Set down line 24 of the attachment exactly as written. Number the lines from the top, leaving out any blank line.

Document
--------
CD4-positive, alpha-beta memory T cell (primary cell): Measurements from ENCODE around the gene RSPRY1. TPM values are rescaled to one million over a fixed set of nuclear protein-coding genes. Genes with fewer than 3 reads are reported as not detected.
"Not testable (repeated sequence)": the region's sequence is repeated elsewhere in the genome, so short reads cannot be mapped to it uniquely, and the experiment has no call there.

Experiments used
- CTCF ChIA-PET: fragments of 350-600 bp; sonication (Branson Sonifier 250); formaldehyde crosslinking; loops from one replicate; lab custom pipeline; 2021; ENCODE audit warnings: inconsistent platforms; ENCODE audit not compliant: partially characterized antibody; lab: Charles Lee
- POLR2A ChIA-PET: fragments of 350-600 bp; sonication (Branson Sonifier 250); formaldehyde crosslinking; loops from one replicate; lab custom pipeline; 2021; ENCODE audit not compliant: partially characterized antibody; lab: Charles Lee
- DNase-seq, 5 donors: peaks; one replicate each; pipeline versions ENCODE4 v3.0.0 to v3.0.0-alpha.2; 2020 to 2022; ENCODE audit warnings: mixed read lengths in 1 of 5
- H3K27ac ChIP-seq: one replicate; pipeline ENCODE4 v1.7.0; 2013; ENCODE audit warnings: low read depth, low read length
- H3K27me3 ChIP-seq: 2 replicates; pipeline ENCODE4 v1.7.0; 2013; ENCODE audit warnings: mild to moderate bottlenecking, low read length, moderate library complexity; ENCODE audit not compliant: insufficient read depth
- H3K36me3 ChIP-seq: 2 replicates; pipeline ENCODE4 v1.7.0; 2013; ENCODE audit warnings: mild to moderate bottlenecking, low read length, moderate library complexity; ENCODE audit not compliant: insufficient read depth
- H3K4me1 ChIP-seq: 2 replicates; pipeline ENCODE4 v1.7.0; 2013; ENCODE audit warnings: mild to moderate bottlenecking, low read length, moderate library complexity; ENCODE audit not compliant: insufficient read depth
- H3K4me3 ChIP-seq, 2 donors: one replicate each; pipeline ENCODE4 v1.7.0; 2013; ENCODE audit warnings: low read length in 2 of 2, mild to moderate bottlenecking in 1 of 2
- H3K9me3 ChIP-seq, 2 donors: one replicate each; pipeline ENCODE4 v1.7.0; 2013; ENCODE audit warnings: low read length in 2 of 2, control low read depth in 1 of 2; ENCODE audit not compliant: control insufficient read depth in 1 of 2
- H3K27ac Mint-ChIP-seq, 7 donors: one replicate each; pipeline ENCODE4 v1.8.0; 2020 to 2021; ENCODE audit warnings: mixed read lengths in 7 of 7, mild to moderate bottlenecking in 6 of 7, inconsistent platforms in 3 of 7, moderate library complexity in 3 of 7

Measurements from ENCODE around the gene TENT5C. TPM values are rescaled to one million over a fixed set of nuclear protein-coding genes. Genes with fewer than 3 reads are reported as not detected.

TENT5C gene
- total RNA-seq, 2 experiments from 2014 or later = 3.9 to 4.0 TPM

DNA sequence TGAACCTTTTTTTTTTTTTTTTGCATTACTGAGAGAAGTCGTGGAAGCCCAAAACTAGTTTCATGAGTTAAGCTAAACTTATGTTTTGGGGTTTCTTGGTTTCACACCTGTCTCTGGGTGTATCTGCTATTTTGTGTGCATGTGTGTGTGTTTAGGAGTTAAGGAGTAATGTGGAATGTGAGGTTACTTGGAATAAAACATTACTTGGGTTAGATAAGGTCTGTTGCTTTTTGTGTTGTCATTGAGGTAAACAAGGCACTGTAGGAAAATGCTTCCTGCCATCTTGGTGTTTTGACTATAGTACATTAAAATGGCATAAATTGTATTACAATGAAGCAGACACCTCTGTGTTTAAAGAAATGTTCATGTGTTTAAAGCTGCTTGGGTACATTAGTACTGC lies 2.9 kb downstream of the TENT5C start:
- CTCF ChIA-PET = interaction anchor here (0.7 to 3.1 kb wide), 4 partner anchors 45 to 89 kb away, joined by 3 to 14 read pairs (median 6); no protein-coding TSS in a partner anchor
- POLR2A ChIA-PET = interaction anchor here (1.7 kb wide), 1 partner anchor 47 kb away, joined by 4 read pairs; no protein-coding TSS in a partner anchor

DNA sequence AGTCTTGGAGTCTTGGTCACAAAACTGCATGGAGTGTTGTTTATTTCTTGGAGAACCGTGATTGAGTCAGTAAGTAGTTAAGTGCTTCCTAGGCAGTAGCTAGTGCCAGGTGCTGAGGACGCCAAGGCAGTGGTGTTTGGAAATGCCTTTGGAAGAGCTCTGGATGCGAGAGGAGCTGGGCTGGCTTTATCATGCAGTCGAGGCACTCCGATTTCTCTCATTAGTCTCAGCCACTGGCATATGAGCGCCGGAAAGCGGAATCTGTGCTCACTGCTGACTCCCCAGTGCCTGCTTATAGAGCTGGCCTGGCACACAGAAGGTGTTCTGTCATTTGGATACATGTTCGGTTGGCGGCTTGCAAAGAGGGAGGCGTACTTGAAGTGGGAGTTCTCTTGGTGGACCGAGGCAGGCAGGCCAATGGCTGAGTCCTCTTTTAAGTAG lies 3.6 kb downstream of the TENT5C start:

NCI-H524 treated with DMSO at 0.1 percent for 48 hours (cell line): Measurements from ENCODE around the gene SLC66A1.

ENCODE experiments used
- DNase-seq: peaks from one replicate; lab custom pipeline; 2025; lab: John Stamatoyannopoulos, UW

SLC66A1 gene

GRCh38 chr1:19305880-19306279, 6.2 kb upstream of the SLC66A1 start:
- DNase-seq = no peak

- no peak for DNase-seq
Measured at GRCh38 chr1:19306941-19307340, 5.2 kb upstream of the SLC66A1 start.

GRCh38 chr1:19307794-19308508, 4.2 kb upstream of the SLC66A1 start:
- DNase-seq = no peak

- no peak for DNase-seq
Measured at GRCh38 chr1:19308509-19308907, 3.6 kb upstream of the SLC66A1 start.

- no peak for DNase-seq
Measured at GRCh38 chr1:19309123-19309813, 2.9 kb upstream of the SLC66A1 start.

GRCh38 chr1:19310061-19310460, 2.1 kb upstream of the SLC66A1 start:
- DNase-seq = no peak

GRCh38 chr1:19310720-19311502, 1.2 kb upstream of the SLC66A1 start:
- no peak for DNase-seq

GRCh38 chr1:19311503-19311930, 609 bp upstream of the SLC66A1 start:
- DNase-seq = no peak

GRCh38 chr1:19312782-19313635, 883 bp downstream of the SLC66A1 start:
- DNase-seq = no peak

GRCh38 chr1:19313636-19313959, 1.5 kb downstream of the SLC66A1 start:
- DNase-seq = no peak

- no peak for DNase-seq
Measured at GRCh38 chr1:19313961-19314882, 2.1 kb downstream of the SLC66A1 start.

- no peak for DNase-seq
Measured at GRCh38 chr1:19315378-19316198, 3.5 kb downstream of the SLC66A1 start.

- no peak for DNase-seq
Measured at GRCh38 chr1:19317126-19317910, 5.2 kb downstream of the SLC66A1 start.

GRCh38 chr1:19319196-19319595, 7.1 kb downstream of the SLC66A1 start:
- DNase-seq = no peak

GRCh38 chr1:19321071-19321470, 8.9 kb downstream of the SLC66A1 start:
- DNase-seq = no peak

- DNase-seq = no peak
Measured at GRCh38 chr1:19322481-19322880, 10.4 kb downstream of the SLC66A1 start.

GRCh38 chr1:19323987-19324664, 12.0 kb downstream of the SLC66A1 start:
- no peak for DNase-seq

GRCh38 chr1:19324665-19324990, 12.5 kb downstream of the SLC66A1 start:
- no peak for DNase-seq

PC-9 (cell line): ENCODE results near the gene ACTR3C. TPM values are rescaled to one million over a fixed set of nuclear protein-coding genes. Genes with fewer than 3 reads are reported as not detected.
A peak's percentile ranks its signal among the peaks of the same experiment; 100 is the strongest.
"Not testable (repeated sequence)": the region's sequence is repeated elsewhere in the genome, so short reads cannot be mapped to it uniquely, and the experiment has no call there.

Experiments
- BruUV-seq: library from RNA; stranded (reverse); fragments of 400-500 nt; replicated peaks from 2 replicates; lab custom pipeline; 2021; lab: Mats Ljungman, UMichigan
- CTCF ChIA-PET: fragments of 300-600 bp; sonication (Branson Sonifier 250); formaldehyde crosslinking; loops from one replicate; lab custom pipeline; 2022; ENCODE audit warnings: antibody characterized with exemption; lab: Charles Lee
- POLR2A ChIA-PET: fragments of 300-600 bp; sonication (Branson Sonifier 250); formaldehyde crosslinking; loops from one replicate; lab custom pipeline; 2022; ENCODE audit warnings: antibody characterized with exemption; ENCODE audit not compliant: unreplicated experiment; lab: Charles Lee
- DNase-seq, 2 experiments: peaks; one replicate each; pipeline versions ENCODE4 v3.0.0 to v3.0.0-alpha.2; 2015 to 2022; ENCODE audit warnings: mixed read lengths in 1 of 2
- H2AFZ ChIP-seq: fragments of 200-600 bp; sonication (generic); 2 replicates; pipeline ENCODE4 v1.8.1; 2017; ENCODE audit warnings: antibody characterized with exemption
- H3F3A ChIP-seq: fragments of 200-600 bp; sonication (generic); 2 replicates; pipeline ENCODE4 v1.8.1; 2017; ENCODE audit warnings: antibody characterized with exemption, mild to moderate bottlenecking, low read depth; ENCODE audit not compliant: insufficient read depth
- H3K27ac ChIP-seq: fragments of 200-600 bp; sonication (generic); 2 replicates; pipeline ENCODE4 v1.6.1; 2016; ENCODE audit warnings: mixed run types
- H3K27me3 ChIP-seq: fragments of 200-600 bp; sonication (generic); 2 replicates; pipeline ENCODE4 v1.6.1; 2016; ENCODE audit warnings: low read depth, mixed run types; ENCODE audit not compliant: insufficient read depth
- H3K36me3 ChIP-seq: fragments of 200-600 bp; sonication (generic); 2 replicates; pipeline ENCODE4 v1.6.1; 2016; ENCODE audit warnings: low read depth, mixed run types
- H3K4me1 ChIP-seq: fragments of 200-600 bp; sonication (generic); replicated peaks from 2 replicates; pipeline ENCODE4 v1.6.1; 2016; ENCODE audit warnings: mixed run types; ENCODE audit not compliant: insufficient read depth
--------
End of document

SLC66A1 gene